But if courage isn’t an end unto itself, and I don’t think it is, then what did Carl Sagan gain from this courage? Did it make him happier? Did it make life easier to bear? Perhaps for Sagan the answer to both of these questions is yes. But I doubt that this approach would work for the vast majority of people. I think most people are made happier by the hope of an afterlife, regardless of whether they’re otherwise religious, or even spiritual. Therefore telling all of these people that they lack courage is not very helpful, regardless of whether it’s true. What harm are they trying to prevent by telling these people they lack courage? I know that for many atheists, such as Dawkins, removing a belief in the afterlife is supposed to make people less recklessly violent, by, for example, reducing the number of religiously-inspired suicide bombers. But how does their proposed alternative, that there are no consequences to anything we do and that this life doesn’t matter, make a problem of reckless violence any better?

As I said maybe this view is more courageous on some level, but even this courage is insufficient to truly grapple with a purely materialistic view of life. And by a materialistic view of life I’m not talking about being obsessed with possessions I’m talking about believing that there is nothing spiritual, that nothing exists except matter. The fact is, that if you really want to be as materialistic and scientific as possible, then you should acknowledge that as far as science is concerned, we’re nothing more than organic robots. Brought about by the process of evolution in a series of largely arbitrary steps, to fit into a certain niche for the tiniest fraction of the lifespan of the universe, a fraction just long enough for us to hopefully reproduce. And the joy, affection, and love experienced by Ann Druyan towards Carl Sagan was nothing more than a complicated chemical and biological process designed to make this reproduction happen.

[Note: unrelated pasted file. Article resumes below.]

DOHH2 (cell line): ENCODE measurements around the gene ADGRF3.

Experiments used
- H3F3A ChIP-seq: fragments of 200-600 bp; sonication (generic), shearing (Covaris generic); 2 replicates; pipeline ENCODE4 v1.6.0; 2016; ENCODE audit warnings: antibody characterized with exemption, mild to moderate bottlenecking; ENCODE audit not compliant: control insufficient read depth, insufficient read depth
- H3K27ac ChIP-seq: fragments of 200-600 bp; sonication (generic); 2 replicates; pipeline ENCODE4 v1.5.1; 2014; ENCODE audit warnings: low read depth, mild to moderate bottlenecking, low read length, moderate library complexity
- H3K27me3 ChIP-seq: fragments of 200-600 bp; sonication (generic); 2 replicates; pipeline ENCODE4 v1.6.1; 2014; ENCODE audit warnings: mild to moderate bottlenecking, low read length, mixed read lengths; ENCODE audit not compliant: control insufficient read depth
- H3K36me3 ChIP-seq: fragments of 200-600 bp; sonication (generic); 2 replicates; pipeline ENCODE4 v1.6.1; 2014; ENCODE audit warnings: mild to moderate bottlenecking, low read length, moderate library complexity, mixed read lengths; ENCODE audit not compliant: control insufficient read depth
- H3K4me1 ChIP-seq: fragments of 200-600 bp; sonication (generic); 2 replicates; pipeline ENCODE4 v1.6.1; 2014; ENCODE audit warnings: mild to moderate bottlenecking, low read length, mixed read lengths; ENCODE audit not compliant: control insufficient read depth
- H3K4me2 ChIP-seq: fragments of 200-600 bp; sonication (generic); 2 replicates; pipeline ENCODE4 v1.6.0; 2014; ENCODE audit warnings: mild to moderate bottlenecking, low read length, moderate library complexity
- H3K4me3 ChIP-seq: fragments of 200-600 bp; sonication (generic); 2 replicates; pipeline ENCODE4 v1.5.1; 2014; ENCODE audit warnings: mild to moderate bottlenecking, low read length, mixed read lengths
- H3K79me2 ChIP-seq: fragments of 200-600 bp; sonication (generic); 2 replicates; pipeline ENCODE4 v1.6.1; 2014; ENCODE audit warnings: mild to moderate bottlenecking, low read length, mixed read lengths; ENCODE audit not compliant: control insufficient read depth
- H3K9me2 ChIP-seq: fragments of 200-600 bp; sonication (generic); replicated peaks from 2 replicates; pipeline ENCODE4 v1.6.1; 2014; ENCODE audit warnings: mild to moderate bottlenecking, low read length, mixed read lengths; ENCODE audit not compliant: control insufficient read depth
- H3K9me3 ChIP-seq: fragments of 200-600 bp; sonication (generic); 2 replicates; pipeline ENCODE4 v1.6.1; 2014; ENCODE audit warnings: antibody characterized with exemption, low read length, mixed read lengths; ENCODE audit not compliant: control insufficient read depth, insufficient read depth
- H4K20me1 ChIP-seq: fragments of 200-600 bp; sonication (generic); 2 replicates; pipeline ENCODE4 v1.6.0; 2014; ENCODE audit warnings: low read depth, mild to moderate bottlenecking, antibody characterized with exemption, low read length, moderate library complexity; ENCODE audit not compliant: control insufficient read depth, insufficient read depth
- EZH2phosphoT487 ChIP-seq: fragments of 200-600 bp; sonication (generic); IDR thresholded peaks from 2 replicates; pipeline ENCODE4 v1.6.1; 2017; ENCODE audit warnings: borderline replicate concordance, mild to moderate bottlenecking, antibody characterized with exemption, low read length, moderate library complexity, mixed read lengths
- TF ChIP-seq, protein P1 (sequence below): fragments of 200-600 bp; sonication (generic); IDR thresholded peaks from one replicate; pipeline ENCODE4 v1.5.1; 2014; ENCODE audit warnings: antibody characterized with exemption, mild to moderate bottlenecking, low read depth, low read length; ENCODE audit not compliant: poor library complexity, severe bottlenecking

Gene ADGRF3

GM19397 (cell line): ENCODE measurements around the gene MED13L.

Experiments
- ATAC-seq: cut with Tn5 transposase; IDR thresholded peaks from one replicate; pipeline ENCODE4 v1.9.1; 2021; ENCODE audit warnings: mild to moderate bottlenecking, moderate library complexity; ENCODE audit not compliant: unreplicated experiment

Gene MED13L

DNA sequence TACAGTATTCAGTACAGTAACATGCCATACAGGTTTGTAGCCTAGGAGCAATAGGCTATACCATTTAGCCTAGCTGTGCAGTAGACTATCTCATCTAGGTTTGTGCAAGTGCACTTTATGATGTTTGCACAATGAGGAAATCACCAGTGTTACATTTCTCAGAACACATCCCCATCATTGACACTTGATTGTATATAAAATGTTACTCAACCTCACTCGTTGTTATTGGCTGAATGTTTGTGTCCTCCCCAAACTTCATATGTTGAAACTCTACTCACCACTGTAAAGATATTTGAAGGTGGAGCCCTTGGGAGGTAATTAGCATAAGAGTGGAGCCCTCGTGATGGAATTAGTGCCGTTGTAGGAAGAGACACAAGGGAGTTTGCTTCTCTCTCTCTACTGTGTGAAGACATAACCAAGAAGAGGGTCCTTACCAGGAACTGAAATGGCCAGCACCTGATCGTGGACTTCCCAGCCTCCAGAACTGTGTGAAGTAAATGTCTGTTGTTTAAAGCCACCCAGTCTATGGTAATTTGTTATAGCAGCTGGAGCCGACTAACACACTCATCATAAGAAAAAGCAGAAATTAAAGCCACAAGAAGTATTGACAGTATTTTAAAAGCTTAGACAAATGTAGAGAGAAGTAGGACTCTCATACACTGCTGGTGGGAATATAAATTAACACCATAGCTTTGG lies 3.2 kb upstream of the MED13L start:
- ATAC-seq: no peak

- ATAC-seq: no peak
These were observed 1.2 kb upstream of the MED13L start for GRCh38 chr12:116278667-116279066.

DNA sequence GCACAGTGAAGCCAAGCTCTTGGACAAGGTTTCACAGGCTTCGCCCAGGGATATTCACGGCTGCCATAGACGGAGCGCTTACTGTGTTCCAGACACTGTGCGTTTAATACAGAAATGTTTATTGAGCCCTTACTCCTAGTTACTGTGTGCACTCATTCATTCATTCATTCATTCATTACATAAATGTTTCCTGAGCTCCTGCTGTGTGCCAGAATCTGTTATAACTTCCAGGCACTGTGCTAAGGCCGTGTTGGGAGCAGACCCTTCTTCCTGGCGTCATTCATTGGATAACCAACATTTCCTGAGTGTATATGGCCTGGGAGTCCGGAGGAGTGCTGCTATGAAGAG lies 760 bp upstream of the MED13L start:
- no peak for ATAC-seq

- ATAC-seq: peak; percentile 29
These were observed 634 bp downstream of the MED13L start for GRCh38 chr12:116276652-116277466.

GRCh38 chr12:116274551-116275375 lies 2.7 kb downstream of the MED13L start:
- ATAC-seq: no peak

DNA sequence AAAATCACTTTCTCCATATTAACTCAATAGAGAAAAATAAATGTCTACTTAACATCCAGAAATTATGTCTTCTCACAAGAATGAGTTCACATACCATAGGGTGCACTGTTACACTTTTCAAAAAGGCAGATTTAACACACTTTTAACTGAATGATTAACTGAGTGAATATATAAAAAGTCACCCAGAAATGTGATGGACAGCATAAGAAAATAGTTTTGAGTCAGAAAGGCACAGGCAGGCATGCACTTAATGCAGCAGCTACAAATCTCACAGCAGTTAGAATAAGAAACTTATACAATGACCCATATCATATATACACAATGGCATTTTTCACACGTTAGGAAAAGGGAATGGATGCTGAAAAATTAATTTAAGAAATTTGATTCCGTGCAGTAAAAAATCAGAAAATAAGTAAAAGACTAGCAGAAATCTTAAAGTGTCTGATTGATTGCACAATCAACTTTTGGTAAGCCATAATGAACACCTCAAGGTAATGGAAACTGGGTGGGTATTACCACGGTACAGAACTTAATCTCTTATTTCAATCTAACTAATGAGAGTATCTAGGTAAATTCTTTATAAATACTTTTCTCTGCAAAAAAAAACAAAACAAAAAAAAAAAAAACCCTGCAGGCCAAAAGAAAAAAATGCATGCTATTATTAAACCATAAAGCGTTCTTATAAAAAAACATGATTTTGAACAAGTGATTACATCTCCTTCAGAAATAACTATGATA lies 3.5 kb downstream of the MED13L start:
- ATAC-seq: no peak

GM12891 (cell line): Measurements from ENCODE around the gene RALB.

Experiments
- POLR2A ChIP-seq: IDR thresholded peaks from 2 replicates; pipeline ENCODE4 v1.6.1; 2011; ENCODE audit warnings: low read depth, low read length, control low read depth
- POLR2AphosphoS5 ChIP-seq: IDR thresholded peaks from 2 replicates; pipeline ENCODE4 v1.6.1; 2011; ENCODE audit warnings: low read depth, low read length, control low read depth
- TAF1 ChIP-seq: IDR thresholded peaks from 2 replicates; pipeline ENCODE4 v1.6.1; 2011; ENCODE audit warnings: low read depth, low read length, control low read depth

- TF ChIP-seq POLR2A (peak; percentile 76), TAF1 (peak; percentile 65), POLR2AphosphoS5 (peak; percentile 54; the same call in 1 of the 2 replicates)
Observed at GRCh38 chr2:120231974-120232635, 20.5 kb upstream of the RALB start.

You may think I’m exaggerating when I talk about organic robots, but from a scientific, materialistic viewpoint there is no evidence that humans have free will. Thus the “organic robot” viewpoint would appear to be the most scientific and the most courageous, but I’m not currently aware of anyone, even among the hardcore atheists, who hold this particular point of view. Which leaves me to wonder, how is one simultaneously certain that there is no afterlife, but also equally certain that we aren’t soulless automatons for whom consciousness is an illusion? But to repeat my initial caveat, I have a hard time getting into the mindset of an atheist, so maybe this viewpoint is more common than I think.

In any event, the purpose of this extended introduction is to point out that technology and science have made the problem of death more complicated rather than less. And this complication extends even to people who believe in the afterlife. The Mormon Transhumanist Association is a great example of this intersection. It used to be that there was no question of avoiding death. If you believed in an afterlife, death is just part of the plan. Now technology has enabled transhumanists to decide that death shouldn’t be part of the plan and Mormon Transhumanists to assert that death isn’t part of the plan and that the afterlife may not be after anything, but rather just a continuation of this life.

And the complications go beyond merely questioning the role of death, they extend the other direction into complete apathy about death. If nothing else, progress eliminated a lot of death, particularly among the young. And as a result we’re able to mostly ignore death, and on those occasions we can’t ignore it we compartmentalize it. This has not always been the case, and I’m not sure it should be the case now. Death is still with us, and as I’ve hopefully shown there are a lot of ways for dealing with it, and, if you’re not in that small slice of people we discussed, who are both fine with death and don’t believe in an afterlife, then it’s perfectly reasonable to look for ways to extend things past death, particularly in this day and age when it appears that we might be able to cheat death entirely.

For those who aren’t excited about passing into nothingness, which I assume is the majority of people, there are a variety of options, but none of them offer any absolute certainty, and because of this uncertainty each option is a wager of one sort or another. The best known of these wagers, particularly if you restrict yourself to that label, is Pascal’s Wager. But despite it being the best known wager, it is not the one most commonly chosen. And thus we’ll set it aside for the moment.

The award for the most commonly chose wager belongs to procreation, or having children. I know it’s not commonly framed as a wager, but it is one way in which someone can live on after they’re dead. And sure, this wager is best suited at providing immortality for your DNA. But in the shorter term, as long as your descendents remember you and something about your life that is a form of immortality.